Excitement overwhelms me as I step out of the dormitory and looked at the beautiful campus ground. I can’t even begin to imagine the fascinating college life that awaits me.
I am the first to arrive at my four-student suite and can’t wait to meet my roommates. The door opens, I hold my breath, and in walks a tall European girl with dark blond hair. She smiles warmly: “Hi, I’m Defne.” Defne and I become friends immediately. Albeit we are both bookworms and a bit quirky, it is our differences that bring us even closer. She is a Muslim, from Istanbul, Turkey, and is very eager to share her culture. The traditions, laws, and food differed greatly from those of China, and we are both intrigued by the cultural differences. Just when we are engrossed in our conversation, our roommates arrive. An energetic and petite girl hops in, followed by her grandma who wears a white robe from head to toe. That’s when I met Mali, a half Japanese and half Thai Buddhist girl whom I will later have a wild time with. Our last roommate is Sierra, who goes to an all girl boarding school in New York. We have an amazingly culturally diverse suite. In the next few weeks, our dorm life ranges from artsy to crazy.
The two classes I take are Introductory to Biological Molecules and The Novel and the American Family. They turn out to be the most interesting classes I have ever taken by far. Biochemistry is challenging but also very exciting. As one of the best universities in the world in the medical science, Johns Hopkins has state of the art lab equipment which we are able to utilize our lab classes. I also write my first real college lab report. Everything in it must be detailed, yet not a word can be wasted. Our instructor, Professor Shingles, is a venerable and skilled scientist and mentor who loves to help students. I ask him why he chose to teach at Hopkins. He responds, “It’s all about the students! Hopkins students generally have an end goal in mind and are driven to get there. Helping them on that journey is most satisfying to me.”
The extent I am influenced by the literature class surprises me. The summer course prompts us to learn about the representation of the American family through novels. However, the novels chosen for the course do not only focus on the typical white Anglo-Saxon Protestant American family, but also more closely on minority families. We do a study on Philip Roth’s Portnoy’s Complaint,which I find difficult. The story is written in the form of a monologue of the protagonist, Alexander Portnoy, a rebellious Jewish boy who strives to find his identity outside of his cultural background. The troubles he faces are in a sense similar to those of any child born in a country that values tradition, like China. His parents are very set in their traditions, expecting him to comply with their every demand and even the smallest hint of defiance on his part will result in accusations of disrespecting his culture. His anxiety, frustration, and desperation all stem from the burden his parents and culture place on him: education, marriage, upward mobility, responsibility. Sound familiar? Though the novel contains deep themes, the writing style itself is a humorous and interesting read. I learn a lot about the different cultures that have embedded themselves into the American culture during the course.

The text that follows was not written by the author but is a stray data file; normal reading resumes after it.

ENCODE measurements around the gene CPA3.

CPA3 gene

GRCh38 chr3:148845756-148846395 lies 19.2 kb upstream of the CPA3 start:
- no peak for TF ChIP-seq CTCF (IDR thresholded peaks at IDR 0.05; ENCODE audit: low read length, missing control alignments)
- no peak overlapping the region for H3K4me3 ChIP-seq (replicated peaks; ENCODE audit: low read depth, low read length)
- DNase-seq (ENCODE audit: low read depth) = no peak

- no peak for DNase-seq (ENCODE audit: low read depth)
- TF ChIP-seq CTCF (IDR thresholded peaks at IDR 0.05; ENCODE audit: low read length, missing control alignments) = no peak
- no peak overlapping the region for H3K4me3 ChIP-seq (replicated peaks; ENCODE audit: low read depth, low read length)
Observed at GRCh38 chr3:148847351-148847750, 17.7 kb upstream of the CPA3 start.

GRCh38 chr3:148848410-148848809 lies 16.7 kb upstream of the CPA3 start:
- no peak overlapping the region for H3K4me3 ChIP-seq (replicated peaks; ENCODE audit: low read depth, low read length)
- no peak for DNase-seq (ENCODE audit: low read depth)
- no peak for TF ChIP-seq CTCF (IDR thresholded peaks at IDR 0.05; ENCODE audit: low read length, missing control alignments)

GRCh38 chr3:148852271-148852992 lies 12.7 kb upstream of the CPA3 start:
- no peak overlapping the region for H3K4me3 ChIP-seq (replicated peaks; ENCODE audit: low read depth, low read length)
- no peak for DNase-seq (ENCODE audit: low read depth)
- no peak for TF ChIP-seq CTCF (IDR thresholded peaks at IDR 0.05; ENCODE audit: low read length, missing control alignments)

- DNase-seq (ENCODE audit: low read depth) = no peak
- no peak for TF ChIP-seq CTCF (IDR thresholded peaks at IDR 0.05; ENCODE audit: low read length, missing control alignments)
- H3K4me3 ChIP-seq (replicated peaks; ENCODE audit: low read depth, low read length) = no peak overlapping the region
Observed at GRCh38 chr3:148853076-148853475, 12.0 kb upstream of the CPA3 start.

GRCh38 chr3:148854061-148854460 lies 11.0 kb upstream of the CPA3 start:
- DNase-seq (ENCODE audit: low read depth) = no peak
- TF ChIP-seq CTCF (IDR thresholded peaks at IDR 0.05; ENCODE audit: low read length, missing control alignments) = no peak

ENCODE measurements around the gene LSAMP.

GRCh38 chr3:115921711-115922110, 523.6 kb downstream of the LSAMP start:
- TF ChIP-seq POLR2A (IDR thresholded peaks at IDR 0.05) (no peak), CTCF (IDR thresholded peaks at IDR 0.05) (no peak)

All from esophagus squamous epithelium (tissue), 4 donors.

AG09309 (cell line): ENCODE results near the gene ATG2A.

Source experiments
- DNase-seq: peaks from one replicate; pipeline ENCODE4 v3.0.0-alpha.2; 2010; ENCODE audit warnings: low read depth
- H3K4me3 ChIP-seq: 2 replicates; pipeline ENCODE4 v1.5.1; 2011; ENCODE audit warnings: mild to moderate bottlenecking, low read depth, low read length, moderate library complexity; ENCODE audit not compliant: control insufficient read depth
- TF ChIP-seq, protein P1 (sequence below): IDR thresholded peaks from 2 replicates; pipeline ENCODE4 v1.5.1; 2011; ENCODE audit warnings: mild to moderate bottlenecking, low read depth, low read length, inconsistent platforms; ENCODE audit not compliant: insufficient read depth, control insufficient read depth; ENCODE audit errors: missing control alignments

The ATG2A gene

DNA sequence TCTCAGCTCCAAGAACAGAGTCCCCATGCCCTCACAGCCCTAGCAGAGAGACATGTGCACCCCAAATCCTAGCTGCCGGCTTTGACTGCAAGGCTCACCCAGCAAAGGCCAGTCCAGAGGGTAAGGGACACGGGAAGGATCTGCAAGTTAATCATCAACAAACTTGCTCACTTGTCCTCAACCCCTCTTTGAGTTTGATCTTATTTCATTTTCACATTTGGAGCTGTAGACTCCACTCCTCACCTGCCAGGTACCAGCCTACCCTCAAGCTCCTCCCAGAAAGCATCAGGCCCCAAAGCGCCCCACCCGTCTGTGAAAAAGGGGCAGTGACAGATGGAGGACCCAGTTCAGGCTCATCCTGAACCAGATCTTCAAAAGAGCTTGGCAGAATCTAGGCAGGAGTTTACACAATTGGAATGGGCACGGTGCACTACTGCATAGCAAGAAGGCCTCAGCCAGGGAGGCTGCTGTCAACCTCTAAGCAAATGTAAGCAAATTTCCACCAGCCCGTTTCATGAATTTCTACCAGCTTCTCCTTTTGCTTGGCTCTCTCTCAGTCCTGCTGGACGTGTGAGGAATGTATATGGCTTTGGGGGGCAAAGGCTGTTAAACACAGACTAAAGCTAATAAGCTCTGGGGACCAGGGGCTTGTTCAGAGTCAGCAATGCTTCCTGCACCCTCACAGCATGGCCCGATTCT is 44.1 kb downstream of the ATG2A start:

While academically I find that I benefit greatly from the summer courses, it is summer vacation, so I don’t spend all my time in Baltimore studying. Fun activities are organized on a regular basis. Call us nerdy but my roommates and I win the Pokemon trivia competition hosted in our dormitory! Mali and I participate in many activities together like paint tag which participants splash body paint on the person you are trying to catch, or “assassin,” which everyone roams around in the dark to find their target. Every weekend, we go on field trips to cool places like Inner Harbor, Washington D.C., Hershey Park, and Annapolis. We are in awe of the Jurassic period display in the Smithsonian Museum, we go on all the rides at Hershey Park, and see many cool things in Annapolis. Near the docks of Annapolis, we come across a South Korean teenage artist who is painting on a hard cover paper with oil spray paint! He carves silhouettes and scenery with a chisel. He sells his artwork to help pay for college and I buy one of his paintings.
Attending Johns Hopkins Summer University was a truly a fantastic experience that I will never forget. My parents were skeptical at first. They thought I should spend my summer on test preparation but I’m so glad I convinced them to let me go. From small things like drinking milk out of shot glasses or eating Thai food in front of the library with my roomies to the bigger events like the last dance, game nights, and movie combo party, I am left with fondness for so many nice and talented people and with memories I will treasure forever.
Photo: Courtesy of Nancy Ren
Nancy Ren attends the international campus affiliated with Beijing No.4 High School, a public high school in Beijing. Through her blog posts, she hopes to share unique and exciting experiences at Beijing No.4 High School International Campus.
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